A Richmond Hill family is sharing their story and say they hope it will lead to a public outcry and justice for their loved one.
They allege the family’s 90-year-old matriarch was sexually assaulted inside a Richmond Hill hospital and claimed it was covered up.
Sonja Shirdan was admitted to Mackenzie Health for pneumonia in September 2015. Her family, who said she was frail and struggling to survive, would visit her daily and said her health was slowly improving; until one day when they noticed something wasn’t right.
“She couldn’t speak. She didn’t speak for months,” Ran Shirdan, Sonja’s grandson, told Global News.
“She was holding her fists over her chest part of the time, over her crotch part of the time, clenching her teeth and just having a very frightened, angry look on her face. Her bottom lip was bruised, all shades of blue. Her arms were battered and bruised.”
The Shirdan family said they immediately had her discharged from the hospital and they took her back to the nursing home. Two months later, they got a call from the hospital asking them to meet with management at Mackenzie Health.
“One of the nurses walked in and opened the drape around the bed and saw him — him being a hospital PSW who is responsible for bathing and changing patients — doing ungodly things to my grandmother,” Ran said, recalling what officials said.
“They said it was horrifying and horrible, we won’t tell you more… I was sitting there and I said, ‘What did police do?’ and they said, ‘We didn’t call the police, we fired him,'” Eva Shirdan, Sonja’s daughter, said.
York Regional Police told Global News the hospital did not report the alleged assault to officers and that the complaint came from the family of another victim.
Police said the investigation revealed the alleged perpetrator, 53-year-old Soja Zadeh, who is also known under the name Shojaadin Mohammad-Zadeh, went to work at a nursing home in Aurora where he allegedly assaulted two other seniors. He was accused of sexually assaulting several others and faced more than a dozen charges.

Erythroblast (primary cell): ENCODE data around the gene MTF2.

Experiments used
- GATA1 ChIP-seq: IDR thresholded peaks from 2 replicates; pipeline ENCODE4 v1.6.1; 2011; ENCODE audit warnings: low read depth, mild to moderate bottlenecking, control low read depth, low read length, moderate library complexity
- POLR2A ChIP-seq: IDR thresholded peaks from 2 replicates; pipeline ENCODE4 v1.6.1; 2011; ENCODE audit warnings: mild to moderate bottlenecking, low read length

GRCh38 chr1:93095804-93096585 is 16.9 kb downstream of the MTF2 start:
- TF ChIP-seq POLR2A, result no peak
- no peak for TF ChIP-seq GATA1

Zadeh walked away with a plea deal. He received three-years probation after pleading guilty to just one assault charge. The family said they were told by prosecutors there was little chance of conviction. He now lives in Newmarket with his wife and children.
In a statement to Global News, Mackenzie Health officials said the previous policy was to report allegations to police only with the consent of the patient involved.
“We have revised this policy, requiring all allegations of criminal behaviour to be immediately reported to police,” the statement said.
Ran said hospital officials told his mother the matter was kept “within closed doors to not jeopardize the hospital’s reputation.”
“We’ve been on this for two years fighting and the legal system is not doing much of anything. The legal system clearly is not,” he said.
Ran said he’s sharing his grandmother’s story on social media, which has gone viral, to call for #JusticeForSonja. The family said it has also launched a civil suit against the hospital.
In Canada, there are no federal laws that make reporting of elder abuse mandatory and in Ontario reporting of abuse is mandatory only if the patient lives in a long-term-care home or a retirement home.
Personal support workers are also not regulated in the province, something the Shirdans are calling for.
Full statement from Mackenzie Health:
First and foremost, the safety and well-being of our patients is, and has always been, our top priority at Mackenzie Health. To ensure that we are meeting this commitment, we regularly review and update our practices and policies to provide the best quality of care.
In the 2015 case against a PSW in our hospital, Mackenzie Health immediately initiated an internal investigation after allegations about a member of our staff were brought forward by one patient. The staff member was immediately suspended and issued a no trespass order.
Previously, our policy was to report allegations to police only with the consent of the patient involved. When one family did, that is when the police investigation began. We shared the required information with police and cooperated fully during the police investigation and judicial proceedings, which are now completed.
Further, we diligently examined and updated our policies. Under our current policy, all allegations of criminal behaviour are reported to police, without requiring patient consent.
We continue to encourage all of our staff to be vigilant in reporting any incident of concern regarding treatment of our patients or their family members.
Our hospital community was deeply saddened by the events of 2015 and our hearts go out to the families affected.
There is no regulatory body for personal support workers (PSWs) in Ontario. We support efforts to establish a regulatory authority for PSWs.